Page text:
Sanity points measure the stability of a character’s mind. These points provide a way to define a character’s inherent sanity, the most stability a character can ever have, and the current level of rationality that a character has, even after numerous shocks and horrid revelations.
Sanity is measured in three ways: starting Sanity, current Sanity, and maximum Sanity. Starting and current Sanity cannot exceed maximum Sanity.
A character’s starting Sanity equals his Wisdom score multiplied by 5. Upon creation, a character’s current Sanity equals his starting Sanity.
A character’s starting Sanity is also the upper limit of his Sanity that can be restored by the Heal skill (see Skills, later in this section).
After creation, a character’s current Sanity often fluctuates considerably and might never again match his starting Sanity. A change in a character’s Wisdom score changes his starting Sanity in terms of how much Sanity the Heal skill can restore. Current Sanity, however, does not change if Wisdom rises or falls.
A character’s current Sanity score fluctuates almost as often as (and sometimes much more often than) his hit points.
A character’s maximum Sanity is equal to 99. A character’s current Sanity can never be higher than his maximum Sanity.
Making a Sanity Check
When a character encounters a gruesome, unnatural, or supernatural situation, the GM may require the player to make a Sanity check using a percentile die (d%). The check succeeds if the result is equal to or less than the character’s current Sanity.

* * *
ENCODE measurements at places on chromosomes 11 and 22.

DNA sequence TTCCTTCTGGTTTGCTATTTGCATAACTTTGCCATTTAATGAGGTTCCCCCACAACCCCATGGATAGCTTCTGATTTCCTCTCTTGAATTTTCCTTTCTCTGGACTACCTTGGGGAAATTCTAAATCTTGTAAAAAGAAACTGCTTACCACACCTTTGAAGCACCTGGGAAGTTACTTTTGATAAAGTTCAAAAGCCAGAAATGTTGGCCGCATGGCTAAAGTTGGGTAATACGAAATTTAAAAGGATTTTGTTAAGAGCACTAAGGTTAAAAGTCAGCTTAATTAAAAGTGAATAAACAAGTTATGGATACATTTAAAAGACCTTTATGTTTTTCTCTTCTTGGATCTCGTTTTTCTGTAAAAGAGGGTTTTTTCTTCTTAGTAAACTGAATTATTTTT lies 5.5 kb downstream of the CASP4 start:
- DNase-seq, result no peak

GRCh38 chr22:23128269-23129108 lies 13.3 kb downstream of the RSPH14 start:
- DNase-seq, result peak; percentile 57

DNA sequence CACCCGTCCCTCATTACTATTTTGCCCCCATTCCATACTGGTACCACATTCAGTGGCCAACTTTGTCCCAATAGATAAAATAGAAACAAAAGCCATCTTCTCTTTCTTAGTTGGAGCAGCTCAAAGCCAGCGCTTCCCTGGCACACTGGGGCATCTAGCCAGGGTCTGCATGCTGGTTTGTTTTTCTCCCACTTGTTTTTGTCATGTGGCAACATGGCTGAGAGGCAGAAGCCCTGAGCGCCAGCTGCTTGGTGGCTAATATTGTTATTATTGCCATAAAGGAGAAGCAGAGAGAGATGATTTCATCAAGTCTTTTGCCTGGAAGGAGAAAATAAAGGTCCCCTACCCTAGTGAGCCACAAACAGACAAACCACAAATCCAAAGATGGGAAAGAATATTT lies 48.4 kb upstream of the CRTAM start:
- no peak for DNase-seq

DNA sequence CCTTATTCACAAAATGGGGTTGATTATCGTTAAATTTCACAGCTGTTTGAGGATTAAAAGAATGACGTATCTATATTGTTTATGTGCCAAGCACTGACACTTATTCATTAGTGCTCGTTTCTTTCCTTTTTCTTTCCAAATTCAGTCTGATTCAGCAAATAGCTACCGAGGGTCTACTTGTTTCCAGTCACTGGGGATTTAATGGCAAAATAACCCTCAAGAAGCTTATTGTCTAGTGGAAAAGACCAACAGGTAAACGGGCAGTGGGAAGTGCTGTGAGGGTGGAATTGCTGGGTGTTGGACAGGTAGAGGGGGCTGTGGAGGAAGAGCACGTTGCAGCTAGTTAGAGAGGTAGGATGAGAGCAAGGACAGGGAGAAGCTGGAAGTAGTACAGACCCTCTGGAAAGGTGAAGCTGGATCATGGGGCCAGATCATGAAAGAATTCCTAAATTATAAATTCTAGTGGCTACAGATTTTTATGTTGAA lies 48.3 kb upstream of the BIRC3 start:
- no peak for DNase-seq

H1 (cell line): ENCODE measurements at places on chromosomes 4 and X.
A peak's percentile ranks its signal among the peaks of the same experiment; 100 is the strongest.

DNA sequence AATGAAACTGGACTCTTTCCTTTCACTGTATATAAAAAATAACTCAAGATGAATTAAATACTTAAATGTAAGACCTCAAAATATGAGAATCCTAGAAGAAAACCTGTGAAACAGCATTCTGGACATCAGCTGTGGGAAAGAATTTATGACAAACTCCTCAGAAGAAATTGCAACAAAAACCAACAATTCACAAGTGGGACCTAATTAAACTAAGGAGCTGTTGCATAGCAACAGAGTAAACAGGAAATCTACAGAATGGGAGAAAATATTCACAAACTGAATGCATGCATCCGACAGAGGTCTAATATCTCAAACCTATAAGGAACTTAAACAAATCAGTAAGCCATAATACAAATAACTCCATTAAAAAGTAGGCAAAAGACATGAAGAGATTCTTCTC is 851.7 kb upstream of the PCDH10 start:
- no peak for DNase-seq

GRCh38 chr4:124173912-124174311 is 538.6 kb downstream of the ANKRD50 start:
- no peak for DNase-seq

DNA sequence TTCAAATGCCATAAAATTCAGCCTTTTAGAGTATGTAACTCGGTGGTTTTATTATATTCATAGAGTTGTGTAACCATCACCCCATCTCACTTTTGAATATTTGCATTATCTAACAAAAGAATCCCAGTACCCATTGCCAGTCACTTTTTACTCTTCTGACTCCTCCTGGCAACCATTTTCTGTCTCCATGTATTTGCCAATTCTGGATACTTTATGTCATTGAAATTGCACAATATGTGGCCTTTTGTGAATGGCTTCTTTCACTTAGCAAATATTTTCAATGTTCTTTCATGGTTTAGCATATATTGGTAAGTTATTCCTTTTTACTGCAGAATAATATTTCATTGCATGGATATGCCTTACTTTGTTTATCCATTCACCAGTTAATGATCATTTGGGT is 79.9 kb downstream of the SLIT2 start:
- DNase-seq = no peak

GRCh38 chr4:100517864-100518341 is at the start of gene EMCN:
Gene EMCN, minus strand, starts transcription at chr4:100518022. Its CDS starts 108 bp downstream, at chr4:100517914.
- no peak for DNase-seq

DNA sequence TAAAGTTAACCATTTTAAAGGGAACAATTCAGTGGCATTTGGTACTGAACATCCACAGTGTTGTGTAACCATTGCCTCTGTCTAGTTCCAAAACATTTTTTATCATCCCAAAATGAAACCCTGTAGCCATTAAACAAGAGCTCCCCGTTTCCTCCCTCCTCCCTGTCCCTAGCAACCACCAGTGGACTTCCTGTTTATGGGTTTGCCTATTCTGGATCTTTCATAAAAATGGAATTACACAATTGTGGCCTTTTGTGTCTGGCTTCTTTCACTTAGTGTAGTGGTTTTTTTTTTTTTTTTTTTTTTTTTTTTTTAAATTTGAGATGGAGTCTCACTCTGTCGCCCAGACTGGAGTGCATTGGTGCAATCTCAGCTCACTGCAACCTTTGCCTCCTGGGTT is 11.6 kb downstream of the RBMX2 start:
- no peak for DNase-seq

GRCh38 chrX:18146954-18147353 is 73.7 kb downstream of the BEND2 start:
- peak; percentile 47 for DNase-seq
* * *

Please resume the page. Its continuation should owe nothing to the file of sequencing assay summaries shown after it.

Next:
On a successful check, the character either loses no Sanity points or loses only a minimal amount. Potential Sanity loss is usually shown as two numbers or die rolls separated by a slash, such as 0/1d4. The number before the slash indicates the number of Sanity points lost if the Sanity check succeeds (in this case, none); the number after the slash indicates the number of Sanity points lost if the Sanity check fails (in this case, 1–4 points).
A character’s current Sanity is also at risk when the character reads certain books, learns certain types of spells, and attempts to cast them. These Sanity losses are usually automatic (no Sanity check is allowed); the character who chooses to undertake the activity forfeits the indicated number of Sanity points.
In most cases, a new Sanity-shaking confrontation requires a new Sanity check.
However, the GM can always decide when characters make Sanity checks. Confronting several horribly mangled corpses at one time or in rapid succession may call for just one Sanity check, while the same corpses encountered individually over the course of several game hours may require separate checks.
Losing more than a few Sanity points may cause a character to go insane, as described below. If a character’s Sanity score drops to zero or lower, she begins the quick slide into permanent insanity. Each round, the character loses another point of Sanity. Once a character’s Sanity score reaches −10, she is hopelessly and incurably insane. The Heal skill can be used to stabilize a character on the threshold of permanent insanity; see The Heal Skill and Mental Treatment, below, for details.